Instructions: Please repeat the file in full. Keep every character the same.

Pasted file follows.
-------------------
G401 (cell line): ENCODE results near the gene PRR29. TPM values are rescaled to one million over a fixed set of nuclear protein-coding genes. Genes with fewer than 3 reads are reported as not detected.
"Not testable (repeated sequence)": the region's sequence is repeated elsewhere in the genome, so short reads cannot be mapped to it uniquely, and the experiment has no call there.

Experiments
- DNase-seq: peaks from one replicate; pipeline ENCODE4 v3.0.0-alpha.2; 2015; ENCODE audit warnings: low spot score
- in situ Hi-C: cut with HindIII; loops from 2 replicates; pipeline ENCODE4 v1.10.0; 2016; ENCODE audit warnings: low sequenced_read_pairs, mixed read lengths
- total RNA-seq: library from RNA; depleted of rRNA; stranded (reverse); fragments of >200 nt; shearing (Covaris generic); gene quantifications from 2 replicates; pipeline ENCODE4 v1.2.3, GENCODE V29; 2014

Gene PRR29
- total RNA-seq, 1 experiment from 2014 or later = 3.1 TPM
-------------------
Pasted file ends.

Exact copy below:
G401 (cell line): ENCODE results near the gene PRR29. TPM values are rescaled to one million over a fixed set of nuclear protein-coding genes. Genes with fewer than 3 reads are reported as not detected.
"Not testable (repeated sequence)": the region's sequence is repeated elsewhere in the genome, so short reads cannot be mapped to it uniquely, and the experiment has no call there.

Experiments
- DNase-seq: peaks from one replicate; pipeline ENCODE4 v3.0.0-alpha.2; 2015; ENCODE audit warnings: low spot score
- in situ Hi-C: cut with HindIII; loops from 2 replicates; pipeline ENCODE4 v1.10.0; 2016; ENCODE audit warnings: low sequenced_read_pairs, mixed read lengths
- total RNA-seq: library from RNA; depleted of rRNA; stranded (reverse); fragments of >200 nt; shearing (Covaris generic); gene quantifications from 2 replicates; pipeline ENCODE4 v1.2.3, GENCODE V29; 2014

Gene PRR29
- total RNA-seq, 1 experiment from 2014 or later = 3.1 TPM